Impulsive College Women at Greater Risk for Alcohol Problems
Impulsivity traits associated with greater increase in alcohol dependence during their first semester.
-- by Jenara Nerenberg
The GistThe college years are an important time in a young person's life, but the risks that come along with it, such as drinking-induced accidents, presents some troublesome situations. And new research appearing in the February 2013 issue of Alcoholism: Clinical & Experimental Research says that young women who already show a tendency toward impulsive behavior when distressed are at particular risk of developing alcohol-related problems, such as alcohol dependency.
The findings from this research are critically relevant to college students, their parents, and school officials, because identifying such personality traits early means saving young women from lifetimes of alcohol-related complications.
The Expert Take"Drinking habits often form in young adulthood, so if a young person gets into the habit of drinking heavily, it may be harder for her to break this habit as an adult. Additionally, because of physiological differences between men and women, women may have more immediate and severe physical symptoms if they consume as much alcohol as a binge-drinking male peer in a short amount of time," said study co-author Monika Kardacz Stojek.
According to Stojek, young adult women in their first semesters of college are increasingly engaging in heavy drinking, and those with an impulsivity-related trait called "negative urgency" are at greater risk of developing an alcohol dependence (AD).
"There are different 'types' of impulsivity and we wanted to examine the effects of these different types on AD symptoms," said Stojek. "We found that negative urgency, an impulsivity trait which describes a tendency to act rashly when experiencing negative emotions, predicted increases in symptoms of AD in young women across their first semester of college."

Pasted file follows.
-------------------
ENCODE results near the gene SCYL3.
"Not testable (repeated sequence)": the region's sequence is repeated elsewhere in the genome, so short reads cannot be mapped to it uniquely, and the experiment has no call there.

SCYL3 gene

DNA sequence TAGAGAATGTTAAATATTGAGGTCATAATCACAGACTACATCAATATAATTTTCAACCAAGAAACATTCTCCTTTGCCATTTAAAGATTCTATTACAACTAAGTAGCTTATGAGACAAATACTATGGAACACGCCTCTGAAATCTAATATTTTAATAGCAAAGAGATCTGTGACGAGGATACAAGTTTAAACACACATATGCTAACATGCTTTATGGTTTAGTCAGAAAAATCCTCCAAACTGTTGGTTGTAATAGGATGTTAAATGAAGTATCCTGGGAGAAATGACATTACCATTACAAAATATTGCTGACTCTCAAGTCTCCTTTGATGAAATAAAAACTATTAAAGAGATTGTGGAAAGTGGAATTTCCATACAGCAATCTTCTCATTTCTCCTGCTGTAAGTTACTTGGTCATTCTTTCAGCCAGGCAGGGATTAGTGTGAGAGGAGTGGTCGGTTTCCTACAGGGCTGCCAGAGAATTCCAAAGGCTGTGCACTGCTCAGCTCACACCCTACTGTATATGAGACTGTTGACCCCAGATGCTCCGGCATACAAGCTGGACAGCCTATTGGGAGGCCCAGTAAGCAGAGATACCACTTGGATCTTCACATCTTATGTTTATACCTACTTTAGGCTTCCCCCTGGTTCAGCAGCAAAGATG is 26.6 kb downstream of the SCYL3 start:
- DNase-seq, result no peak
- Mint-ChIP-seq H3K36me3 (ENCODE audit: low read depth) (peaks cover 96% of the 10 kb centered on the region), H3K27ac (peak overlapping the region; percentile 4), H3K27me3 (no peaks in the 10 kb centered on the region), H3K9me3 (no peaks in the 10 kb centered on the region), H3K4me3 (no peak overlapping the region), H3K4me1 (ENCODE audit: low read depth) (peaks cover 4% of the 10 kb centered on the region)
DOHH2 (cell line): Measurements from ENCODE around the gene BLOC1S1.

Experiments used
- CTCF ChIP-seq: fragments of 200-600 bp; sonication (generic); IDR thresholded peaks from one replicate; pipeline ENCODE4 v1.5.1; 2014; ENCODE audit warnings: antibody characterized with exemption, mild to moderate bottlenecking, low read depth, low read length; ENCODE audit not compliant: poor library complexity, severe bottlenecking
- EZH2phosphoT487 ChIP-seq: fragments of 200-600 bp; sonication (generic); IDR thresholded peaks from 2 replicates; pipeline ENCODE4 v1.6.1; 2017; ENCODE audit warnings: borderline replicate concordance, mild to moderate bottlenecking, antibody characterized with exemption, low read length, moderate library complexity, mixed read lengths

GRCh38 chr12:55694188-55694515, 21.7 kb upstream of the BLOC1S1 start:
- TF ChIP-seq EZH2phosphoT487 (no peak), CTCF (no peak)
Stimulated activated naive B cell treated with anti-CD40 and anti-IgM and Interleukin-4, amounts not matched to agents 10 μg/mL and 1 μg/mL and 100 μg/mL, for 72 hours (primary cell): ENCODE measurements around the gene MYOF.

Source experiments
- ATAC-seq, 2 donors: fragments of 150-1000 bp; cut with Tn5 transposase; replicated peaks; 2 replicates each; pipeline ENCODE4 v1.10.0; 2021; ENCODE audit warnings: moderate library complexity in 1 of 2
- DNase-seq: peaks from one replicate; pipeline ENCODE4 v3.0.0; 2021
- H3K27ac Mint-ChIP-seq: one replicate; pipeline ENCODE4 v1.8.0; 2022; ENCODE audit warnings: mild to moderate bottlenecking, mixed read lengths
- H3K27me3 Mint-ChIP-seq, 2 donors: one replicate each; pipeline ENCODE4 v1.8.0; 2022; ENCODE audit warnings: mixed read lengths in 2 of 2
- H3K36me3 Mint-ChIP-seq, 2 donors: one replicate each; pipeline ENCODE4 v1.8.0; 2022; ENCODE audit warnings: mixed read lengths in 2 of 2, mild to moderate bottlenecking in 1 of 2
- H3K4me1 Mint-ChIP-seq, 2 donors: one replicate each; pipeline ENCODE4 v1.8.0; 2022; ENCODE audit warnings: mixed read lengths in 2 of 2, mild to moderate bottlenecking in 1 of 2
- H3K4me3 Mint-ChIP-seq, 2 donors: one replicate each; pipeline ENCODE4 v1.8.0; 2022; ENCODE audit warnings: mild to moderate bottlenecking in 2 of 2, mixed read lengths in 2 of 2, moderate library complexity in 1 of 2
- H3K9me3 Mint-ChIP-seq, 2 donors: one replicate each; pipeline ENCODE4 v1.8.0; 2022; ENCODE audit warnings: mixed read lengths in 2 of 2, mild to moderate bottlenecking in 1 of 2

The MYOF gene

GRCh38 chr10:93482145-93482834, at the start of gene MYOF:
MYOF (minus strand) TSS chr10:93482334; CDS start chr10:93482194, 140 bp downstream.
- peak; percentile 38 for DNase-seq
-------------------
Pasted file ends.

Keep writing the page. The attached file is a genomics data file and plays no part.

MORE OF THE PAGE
Lack of deliberation and acting without thinking also predicted development of AD symptoms. Those who expressed wanting to drink to enhance or forget certain feelings had the greatest increase in alcohol dependence symptoms.
Source and MethodFor this study, 319 female freshmen from a large southeastern U.S. university were recruited, of whom 235 were drinkers. All participants took the Short-form Michigan Alcoholism Screening Test (S-MAST), which has 13 questions about drinking behavior and alcohol-related disorder symptoms. The five impulsivity traits that were assessed from the beginning (and assessed again three months later) were: lack of deliberation, lack of persistence, sensation seeking, negative urgency, and positive urgency.
Results showed that negative urgency predicted increases in alcohol dependence symptoms in the participants' first semester of college.
"My clinical experience is very consistent with the findings of this study," said Smith. "Women who tend to act rashly when distressed, and who perceive drinking as helping them cope with distress, tend to end up with more alcohol-related problems. Also, women who are motivated to drink to enhance a positive experience, and who lack deliberation—meaning they do not plan ahead—also end up with more alcohol-related problems."
The TakeawayWomen in college should pay particular attention to how they behave in general and under stress, and be cautious if and how they decide to drink alcohol. Social situations involving parties, cars, sexual relations, or other environments where sound judgment is critical can be problematic for those with high impulsivity. These kinds of situations can quickly lead to accidents and dangerous, unwanted outcomes. If necessary, women should seek out the help of counselors, mental health professionals, parents, or other support networks if they need help avoiding complicated situations involving drinking and decision-making.
"College women should learn to plan ahead when they go drinking, in order to reduce their risk for problems," said co-author Gregory Smith. "Clinically, I have found that college women who intend to drink to enhance their experience, but who plan ahead and, for example, agree to leave with their girlfriends at a certain time, appear to be at reduced risk for sexual assault than women who do not plan ahead in ways that would increase their security."
Adds Stojek: "It seems that women who know that they tend to act without thinking when they are upset should be aware that they might be more at risk for negative consequences from drinking if they impulsively drink while in that negative mood."